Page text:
Located in Albany, New York, Fort Orange is a proud highlight of the New Netherland Institute, an organization that aims to promote the history of the Dutch cultural influence on America. Visitors can expect to see a wonderfully-preserved piece of American history complete with interactive and educational opportunities.


Fort Orange was founded in 1624 as an outpost for the West India Company as a permanent location for military and trading. The fort was meant to replace Fort Nassau, an earlier Dutch military and trading post which had failed. The fort was named after the royal, noble family of Orange that still represents the Netherlands today.

This fort was located just south of where the Hudson River and the Mohawk River Valley met. The fur was wildly popular on this route. Furs from all over the land were collected at Fort Orange, shipped to Manhattan and then sent off to Europe. The Dutch colony was very dependent upon the income from this fur trade route, and therefore the soldiers and traders stationed there were highly valued. Eventually, these individuals led to the development of the city of Albany, New York (eventually).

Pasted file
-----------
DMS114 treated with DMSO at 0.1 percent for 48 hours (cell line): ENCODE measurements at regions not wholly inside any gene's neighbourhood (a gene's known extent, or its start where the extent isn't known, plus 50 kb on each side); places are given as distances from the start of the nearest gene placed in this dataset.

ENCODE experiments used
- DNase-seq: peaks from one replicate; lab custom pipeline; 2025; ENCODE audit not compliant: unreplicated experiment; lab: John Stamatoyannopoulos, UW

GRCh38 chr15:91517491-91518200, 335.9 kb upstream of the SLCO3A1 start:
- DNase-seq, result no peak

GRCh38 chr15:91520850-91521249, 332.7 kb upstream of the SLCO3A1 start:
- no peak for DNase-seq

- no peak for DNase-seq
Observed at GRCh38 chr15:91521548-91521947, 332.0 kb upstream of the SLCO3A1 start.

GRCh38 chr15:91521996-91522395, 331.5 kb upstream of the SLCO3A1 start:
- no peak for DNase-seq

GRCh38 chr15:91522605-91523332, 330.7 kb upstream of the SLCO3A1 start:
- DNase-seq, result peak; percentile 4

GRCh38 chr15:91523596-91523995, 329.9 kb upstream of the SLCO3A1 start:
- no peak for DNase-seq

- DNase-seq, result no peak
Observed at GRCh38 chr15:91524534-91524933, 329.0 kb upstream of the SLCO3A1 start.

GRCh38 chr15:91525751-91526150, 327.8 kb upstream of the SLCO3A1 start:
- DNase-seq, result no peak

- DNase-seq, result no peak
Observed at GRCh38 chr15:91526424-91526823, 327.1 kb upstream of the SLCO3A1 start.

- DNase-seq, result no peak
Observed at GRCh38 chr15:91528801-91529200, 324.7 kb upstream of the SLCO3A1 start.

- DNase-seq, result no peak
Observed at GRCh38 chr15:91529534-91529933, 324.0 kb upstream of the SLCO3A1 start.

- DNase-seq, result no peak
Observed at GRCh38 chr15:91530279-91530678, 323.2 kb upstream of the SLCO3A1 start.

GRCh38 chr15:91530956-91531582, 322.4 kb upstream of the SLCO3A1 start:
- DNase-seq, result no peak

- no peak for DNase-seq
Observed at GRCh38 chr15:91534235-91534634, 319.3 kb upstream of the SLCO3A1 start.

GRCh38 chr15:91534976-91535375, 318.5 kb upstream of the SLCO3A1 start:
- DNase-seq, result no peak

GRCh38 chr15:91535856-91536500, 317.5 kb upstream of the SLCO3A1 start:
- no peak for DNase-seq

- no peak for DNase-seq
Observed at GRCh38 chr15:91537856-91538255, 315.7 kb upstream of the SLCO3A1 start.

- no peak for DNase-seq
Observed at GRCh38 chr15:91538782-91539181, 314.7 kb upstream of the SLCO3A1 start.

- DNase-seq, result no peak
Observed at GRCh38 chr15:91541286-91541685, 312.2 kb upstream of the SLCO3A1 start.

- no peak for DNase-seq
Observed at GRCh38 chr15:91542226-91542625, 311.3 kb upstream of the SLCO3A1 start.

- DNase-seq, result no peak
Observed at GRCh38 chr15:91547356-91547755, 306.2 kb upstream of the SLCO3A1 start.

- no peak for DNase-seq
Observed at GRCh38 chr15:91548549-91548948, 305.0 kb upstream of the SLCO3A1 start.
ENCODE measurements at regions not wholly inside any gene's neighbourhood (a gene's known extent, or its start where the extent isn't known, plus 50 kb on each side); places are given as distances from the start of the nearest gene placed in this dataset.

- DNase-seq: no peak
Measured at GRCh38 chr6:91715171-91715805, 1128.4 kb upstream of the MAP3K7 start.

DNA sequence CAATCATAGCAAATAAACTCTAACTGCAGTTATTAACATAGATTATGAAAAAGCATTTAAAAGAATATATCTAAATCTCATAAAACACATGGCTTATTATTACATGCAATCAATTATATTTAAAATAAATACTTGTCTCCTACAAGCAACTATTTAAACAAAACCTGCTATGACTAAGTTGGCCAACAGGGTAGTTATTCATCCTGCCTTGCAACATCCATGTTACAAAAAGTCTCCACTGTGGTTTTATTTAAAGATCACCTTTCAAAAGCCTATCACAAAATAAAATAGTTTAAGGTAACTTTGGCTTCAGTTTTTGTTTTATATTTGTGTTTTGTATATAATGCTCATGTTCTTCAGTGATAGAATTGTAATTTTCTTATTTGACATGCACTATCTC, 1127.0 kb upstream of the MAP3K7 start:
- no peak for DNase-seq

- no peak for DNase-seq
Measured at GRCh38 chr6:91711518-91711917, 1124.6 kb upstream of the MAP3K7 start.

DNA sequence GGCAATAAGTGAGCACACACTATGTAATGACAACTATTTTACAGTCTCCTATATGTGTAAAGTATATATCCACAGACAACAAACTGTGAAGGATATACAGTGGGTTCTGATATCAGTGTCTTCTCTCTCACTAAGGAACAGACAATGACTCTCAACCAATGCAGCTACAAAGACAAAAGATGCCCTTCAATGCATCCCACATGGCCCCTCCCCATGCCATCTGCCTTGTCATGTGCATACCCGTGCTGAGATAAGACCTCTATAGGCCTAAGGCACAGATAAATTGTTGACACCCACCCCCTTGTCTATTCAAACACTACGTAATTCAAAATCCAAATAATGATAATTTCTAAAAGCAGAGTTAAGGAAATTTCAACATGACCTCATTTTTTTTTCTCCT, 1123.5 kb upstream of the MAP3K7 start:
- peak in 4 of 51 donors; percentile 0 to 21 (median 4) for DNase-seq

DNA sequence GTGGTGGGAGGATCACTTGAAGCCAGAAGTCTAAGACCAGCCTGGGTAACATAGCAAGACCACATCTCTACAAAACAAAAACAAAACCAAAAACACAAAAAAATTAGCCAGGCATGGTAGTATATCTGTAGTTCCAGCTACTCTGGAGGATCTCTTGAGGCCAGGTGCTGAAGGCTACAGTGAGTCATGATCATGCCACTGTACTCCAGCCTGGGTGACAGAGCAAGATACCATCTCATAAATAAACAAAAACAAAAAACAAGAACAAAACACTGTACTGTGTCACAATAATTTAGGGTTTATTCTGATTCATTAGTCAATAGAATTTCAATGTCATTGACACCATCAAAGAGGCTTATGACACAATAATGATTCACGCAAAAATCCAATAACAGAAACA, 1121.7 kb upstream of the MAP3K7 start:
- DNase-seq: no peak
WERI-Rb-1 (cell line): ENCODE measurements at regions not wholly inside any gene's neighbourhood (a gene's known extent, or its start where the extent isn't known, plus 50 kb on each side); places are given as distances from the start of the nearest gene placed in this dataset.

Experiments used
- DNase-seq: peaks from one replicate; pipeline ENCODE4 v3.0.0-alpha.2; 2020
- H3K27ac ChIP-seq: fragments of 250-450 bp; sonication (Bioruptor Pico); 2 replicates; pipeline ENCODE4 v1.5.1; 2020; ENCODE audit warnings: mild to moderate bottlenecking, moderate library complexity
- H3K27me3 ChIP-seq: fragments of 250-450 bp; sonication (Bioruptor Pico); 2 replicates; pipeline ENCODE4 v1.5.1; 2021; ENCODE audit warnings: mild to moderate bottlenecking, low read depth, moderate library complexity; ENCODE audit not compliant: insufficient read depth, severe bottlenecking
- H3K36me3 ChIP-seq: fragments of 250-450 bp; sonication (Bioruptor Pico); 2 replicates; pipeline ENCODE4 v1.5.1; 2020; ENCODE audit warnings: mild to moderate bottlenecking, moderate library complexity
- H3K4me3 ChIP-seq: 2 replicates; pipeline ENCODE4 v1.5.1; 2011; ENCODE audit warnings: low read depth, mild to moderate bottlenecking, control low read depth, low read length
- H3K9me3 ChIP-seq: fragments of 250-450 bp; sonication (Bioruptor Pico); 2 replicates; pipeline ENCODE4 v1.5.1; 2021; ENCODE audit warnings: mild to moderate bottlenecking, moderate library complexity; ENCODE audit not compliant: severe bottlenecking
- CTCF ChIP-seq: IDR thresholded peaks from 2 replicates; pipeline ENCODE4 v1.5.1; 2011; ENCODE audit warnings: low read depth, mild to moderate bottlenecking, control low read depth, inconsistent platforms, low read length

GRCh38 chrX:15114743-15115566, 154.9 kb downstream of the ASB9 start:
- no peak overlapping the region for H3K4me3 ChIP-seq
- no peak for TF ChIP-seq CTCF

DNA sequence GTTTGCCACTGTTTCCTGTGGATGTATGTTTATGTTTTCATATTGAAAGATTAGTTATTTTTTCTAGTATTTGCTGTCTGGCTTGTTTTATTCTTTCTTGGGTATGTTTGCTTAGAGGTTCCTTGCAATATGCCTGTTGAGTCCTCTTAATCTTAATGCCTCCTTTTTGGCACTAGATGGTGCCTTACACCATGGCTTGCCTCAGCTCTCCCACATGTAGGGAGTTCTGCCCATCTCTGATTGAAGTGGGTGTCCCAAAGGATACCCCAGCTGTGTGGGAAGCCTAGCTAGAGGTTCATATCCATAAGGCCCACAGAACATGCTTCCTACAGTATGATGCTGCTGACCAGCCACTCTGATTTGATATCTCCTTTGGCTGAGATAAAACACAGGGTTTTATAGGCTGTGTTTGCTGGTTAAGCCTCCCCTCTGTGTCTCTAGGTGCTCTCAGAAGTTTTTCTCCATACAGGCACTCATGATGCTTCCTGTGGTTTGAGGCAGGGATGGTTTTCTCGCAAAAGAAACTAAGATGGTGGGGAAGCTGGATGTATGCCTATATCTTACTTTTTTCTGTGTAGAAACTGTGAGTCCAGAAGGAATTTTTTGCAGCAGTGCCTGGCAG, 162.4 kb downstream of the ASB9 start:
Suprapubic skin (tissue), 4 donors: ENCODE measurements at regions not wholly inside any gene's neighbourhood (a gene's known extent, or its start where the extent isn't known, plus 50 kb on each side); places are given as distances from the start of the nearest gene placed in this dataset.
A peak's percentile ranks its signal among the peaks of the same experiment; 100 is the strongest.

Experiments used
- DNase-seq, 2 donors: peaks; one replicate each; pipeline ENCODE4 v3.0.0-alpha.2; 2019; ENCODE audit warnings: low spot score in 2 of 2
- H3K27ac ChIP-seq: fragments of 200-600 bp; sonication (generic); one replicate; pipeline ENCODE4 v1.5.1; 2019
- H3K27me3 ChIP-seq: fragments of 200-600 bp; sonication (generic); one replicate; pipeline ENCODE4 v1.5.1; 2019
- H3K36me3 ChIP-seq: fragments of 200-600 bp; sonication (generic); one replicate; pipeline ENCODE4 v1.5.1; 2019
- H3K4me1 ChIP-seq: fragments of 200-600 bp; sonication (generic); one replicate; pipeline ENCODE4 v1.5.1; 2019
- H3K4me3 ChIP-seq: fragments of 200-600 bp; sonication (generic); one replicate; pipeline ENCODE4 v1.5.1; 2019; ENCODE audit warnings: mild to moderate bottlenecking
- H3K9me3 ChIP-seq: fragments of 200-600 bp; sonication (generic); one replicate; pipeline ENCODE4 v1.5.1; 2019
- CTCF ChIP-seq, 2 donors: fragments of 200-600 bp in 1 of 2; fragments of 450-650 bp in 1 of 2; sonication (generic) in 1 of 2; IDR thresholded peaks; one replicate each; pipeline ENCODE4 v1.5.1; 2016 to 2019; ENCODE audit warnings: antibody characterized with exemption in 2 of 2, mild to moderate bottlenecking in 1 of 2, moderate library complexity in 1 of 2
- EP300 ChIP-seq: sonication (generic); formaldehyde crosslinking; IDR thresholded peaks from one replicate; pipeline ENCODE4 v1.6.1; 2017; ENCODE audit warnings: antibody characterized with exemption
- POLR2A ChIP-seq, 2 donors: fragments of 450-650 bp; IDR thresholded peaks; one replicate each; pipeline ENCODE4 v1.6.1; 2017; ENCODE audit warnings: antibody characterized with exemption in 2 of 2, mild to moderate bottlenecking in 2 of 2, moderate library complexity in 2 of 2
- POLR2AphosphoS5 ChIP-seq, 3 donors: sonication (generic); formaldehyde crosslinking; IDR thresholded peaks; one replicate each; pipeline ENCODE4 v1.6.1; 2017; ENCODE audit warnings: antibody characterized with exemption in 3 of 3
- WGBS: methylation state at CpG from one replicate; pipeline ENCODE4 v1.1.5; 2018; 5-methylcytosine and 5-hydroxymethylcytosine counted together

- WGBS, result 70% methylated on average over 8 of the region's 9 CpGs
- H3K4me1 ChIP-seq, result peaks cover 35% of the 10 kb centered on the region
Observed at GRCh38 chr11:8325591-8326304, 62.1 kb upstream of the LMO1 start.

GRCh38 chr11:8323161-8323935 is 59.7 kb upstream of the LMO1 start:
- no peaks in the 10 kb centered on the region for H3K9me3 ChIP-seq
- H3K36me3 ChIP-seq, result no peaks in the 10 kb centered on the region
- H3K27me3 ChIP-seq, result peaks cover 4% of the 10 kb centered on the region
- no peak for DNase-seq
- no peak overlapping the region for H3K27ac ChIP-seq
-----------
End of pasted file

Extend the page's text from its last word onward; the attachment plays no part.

In 1626, Fort Orange experienced a great setback when Daniel Van Crieckenbeek, the fort’s commander, and a large group of soldiers were killed by a native tribe, the Mohawks. This ambush was revenge against the colonists for siding with the Mahicans and helping them attack the Mohawks. After this attack, the Fort was basically abandoned as the colonists flocked to Manhattan for safety.

Years later, traders interested in getting rich through the sale of beaver pelts began repopulating the fort in 1647. Hoping to make the fort and the surrounding community flourish, Petrus Stuyvesant took over command. However, a complicating arose when he realized that another leader had laid claim to the fort.

The stories of the many uses and leaders of Fort Orange are preserved on the Albany waterfront. Although the fort itself is long gone, the history and cultural influence of the Dutch colonists on America is told through this memorial.

The Sites:

Visitors can explore the Albany water front and learn about the following historical and cultural pieces of what was then known as “New Nederland”: Fort Nassau, Fort Orange, Rensselaerswijck, Beverwijck, and Albany. There is also tons to learn about the influence of the Dutch on the Hudson River, Manhattan, and Long Island.

Additional Information:

Fort Orange, New Netherland Institute, P.O. Box 2536, Empire State Plaza, Albany, NY 12220-0536, Phone: 518-473-0472

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